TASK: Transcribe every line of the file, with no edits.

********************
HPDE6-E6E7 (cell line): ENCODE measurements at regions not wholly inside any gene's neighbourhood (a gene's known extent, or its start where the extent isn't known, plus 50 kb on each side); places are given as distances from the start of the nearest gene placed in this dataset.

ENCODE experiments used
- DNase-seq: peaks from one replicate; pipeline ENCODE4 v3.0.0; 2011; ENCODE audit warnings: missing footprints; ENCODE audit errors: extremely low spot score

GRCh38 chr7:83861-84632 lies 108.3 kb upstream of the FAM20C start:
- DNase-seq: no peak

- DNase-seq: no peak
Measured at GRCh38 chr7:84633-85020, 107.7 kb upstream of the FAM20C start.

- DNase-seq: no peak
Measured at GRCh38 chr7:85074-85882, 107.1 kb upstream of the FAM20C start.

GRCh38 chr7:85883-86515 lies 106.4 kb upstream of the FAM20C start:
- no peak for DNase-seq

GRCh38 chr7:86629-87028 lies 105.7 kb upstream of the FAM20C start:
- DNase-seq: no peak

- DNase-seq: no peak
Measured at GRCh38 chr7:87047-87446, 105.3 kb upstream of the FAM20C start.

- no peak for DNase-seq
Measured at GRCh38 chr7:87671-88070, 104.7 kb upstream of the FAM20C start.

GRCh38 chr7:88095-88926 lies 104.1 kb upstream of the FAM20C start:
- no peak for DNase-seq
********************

HPDE6-E6E7 (cell line): ENCODE measurements at regions not wholly inside any gene's neighbourhood (a gene's known extent, or its start where the extent isn't known, plus 50 kb on each side); places are given as distances from the start of the nearest gene placed in this dataset.

ENCODE experiments used
- DNase-seq: peaks from one replicate; pipeline ENCODE4 v3.0.0; 2011; ENCODE audit warnings: missing footprints; ENCODE audit errors: extremely low spot score

GRCh38 chr7:83861-84632 lies 108.3 kb upstream of the FAM20C start:
- DNase-seq: no peak

- DNase-seq: no peak
Measured at GRCh38 chr7:84633-85020, 107.7 kb upstream of the FAM20C start.

- DNase-seq: no peak
Measured at GRCh38 chr7:85074-85882, 107.1 kb upstream of the FAM20C start.

GRCh38 chr7:85883-86515 lies 106.4 kb upstream of the FAM20C start:
- no peak for DNase-seq

GRCh38 chr7:86629-87028 lies 105.7 kb upstream of the FAM20C start:
- DNase-seq: no peak

- DNase-seq: no peak
Measured at GRCh38 chr7:87047-87446, 105.3 kb upstream of the FAM20C start.

- no peak for DNase-seq
Measured at GRCh38 chr7:87671-88070, 104.7 kb upstream of the FAM20C start.

GRCh38 chr7:88095-88926 lies 104.1 kb upstream of the FAM20C start:
- no peak for DNase-seq